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For Release: Monday, November 5, 2018

DEC Statewide Forest Ranger Highlights

Forest Ranger Actions for 10/29 - 11/4/18

New York State Department of Environmental Conservation (DEC) Forest Rangers respond to search and rescue incidents statewide. Working with other state agencies, local emergency response organizations, and volunteer search and rescue groups, Forest Rangers locate and extract lost, injured, or distressed people from the backcountry.

In 2017, DEC Forest Rangers conducted 346 search and rescue missions, extinguished 55 wildfires that burned a total of 191 acres, participated in 29 prescribed fires that burned and rejuvenated 564 acres, and worked on cases that resulted in nearly 3,000 tickets or arrests.

"Across New York, DEC Forest Rangers are on the front lines helping people safely enjoy the great outdoors," said DEC Commissioner Basil Seggos. "Their knowledge of first aid, land navigation, and technical rescue techniques are critical to the success of their missions, which take them from remote wilderness areas with rugged mountainous peaks, to white-water rivers, and throughout our vast forested areas statewide."

Recent missions carried out by DEC Forest Rangers include:

Town of Keene
Essex County
Search:
On Oct. 29 at 6:01 p.m., a call came in to DEC's Ray Brook Dispatch from a 46-year-old female from Saratoga who was lost in the mountains in Keene Valley. She was hiking solo and, on the descent, lost the trail markers and rather than retracing her steps, continued downhill and became confused. One Ranger responded, and the female hiker continued down the mountain along a stream bed until it became rocky and slippery. The Ranger directed the subject to remain at her current location. By 7:25 p.m., the Ranger reached the subject in the beaver swamp near Route 73. By 8 p.m., woman was back at the trailhead.

Town of Ellery and Busti
Chautauqua County
Heavy rain response:
On Nov. 1 at 5 p.m., a Forest Ranger was assigned to patrol along the southeast shoreline of Chautauqua Lake, west of Jamestown, in response to persistent rains and the lake reaching minor flood stage. A second Forest Ranger was assigned to inspect DEC's Bemus Point Boat Launch and associated infrastructure along the north shore. No damage was noted. Additional Forest Rangers, along with DEC Environmental Conservation Police Officers (ECOs) and State Parks Police, staged at Long Point State Park throughout the night to track flood waters. Water levels increased slightly during the evening, and with the passage of the cold front and lake levels steady, all resources were released the morning of Nov. 2.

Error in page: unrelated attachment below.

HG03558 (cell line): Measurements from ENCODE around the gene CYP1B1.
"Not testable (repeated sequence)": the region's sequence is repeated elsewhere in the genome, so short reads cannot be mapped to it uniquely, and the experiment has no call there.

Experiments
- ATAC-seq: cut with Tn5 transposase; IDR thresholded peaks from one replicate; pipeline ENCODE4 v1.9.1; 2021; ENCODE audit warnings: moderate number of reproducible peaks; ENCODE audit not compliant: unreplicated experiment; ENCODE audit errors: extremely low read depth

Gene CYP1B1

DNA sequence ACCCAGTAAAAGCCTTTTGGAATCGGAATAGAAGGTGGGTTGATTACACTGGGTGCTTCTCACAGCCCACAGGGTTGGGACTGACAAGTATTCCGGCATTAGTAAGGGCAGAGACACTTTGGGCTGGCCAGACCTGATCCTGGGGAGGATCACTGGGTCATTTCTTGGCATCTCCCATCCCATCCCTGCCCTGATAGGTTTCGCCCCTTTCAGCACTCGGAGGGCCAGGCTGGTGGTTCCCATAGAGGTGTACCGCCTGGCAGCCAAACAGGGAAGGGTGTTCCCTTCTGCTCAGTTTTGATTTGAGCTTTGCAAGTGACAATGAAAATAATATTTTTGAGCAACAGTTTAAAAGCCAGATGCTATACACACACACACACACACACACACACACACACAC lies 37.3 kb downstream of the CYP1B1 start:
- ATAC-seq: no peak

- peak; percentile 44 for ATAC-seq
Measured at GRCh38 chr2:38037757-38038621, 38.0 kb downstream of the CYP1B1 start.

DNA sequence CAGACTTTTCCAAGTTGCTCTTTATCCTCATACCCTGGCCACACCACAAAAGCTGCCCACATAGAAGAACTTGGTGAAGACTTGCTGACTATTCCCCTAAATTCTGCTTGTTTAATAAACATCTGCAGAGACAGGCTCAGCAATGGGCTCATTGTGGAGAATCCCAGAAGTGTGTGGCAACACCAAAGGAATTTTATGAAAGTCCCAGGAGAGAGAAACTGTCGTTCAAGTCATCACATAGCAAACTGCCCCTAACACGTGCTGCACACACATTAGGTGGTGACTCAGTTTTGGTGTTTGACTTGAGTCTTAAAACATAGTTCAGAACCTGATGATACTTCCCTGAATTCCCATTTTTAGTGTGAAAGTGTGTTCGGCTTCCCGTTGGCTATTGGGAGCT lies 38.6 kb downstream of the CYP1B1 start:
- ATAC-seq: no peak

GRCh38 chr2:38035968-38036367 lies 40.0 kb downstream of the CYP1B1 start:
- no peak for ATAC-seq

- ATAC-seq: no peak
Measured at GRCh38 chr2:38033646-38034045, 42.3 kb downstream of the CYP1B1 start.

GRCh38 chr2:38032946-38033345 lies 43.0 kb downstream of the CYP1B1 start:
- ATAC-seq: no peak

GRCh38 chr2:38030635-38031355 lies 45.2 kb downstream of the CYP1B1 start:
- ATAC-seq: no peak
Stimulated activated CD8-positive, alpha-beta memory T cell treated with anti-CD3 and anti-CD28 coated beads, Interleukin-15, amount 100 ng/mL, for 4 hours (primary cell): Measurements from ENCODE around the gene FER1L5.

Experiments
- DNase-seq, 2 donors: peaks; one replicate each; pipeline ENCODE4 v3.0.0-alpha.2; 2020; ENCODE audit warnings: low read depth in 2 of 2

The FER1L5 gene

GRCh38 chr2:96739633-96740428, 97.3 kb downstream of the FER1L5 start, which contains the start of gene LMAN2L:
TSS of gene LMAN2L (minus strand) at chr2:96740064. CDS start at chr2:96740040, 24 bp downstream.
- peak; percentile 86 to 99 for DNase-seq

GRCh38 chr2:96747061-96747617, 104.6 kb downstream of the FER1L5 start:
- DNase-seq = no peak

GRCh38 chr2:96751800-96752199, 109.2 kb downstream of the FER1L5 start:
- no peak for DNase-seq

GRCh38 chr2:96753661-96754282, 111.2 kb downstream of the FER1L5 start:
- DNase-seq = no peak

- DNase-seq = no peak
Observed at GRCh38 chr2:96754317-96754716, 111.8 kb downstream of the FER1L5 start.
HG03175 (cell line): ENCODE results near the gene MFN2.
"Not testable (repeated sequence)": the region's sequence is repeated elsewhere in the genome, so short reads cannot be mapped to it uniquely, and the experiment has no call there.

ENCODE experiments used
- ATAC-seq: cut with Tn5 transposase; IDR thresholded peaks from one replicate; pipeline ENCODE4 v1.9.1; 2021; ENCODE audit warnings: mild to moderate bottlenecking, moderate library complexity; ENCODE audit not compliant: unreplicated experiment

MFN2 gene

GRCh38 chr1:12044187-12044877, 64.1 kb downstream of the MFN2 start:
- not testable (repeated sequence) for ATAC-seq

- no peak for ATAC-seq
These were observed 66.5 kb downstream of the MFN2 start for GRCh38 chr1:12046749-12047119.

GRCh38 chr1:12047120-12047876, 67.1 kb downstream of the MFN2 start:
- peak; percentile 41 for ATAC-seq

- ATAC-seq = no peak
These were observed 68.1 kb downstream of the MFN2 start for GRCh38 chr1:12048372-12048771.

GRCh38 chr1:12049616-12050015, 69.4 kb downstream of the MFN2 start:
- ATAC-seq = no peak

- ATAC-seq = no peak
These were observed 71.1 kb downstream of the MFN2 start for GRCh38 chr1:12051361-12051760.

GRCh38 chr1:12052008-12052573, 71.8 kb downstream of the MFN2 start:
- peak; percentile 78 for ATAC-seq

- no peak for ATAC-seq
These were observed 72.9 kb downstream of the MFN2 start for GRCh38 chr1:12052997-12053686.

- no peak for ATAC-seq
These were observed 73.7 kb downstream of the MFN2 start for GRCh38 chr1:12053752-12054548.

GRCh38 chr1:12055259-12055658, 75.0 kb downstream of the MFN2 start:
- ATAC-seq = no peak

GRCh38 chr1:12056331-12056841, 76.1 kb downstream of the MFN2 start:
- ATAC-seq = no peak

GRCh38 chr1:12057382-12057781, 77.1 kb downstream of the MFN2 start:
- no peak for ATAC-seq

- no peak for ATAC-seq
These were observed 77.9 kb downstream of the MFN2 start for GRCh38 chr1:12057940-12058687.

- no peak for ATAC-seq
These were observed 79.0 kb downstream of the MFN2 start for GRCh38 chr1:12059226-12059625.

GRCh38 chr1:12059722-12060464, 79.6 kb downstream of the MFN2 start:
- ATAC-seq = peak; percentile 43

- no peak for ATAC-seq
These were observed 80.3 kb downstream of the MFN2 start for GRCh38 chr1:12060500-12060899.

Town of North Elba
Essex County
Search:
On Nov. 3 at 11:08 a.m., DEC's Ray Brook Dispatch received a call regarding a 20-year-old male from Lake Placid who became separated from his hunting party. The group was hunting in an area near the Northville-Placid Trail when the hunters were separated. Six Rangers were dispatched to look for the subject. Three Rangers arrived on scene at 12 p.m., and entered through the north side of the Northville Placid Trail toward Moose Pond. The Rangers conducted searches of the trails around the last known point. Cell phone coordinates placed the subject in the area of Moose Pond, about two miles south of where the hunting party was supposed to have met up. Weather deteriorated to near-blizzard conditions. A Ranger located the subject at approximately 10 p.m. The hunter was assessed and escorted out of the woods. By 10:45 p.m., the subject was out of the woods and en route to his residence.

Town of Chesterfield
Essex County
Rescue:
On Nov. 4 at 10 a.m., a call came into DEC's Ray Brook Dispatch reporting a 55-year-old female from Keeseville who had taken a wrong step and injured her ankle on Poke-O-Moonshine Mountain in the Taylor Pond Wild Forest. Five Forest Rangers responded to assist. With assistance, the hiker was able to walk about half way down the observer's trail to a waiting ATV. At 3:08 p.m., the group was at the trailhead and the subject was transported to the local hospital for further medical care.

Be sure to properly prepare and plan before entering the backcountry. Visit DEC's Hiking Safety and Adirondack Backcountry Information webpage for more information.

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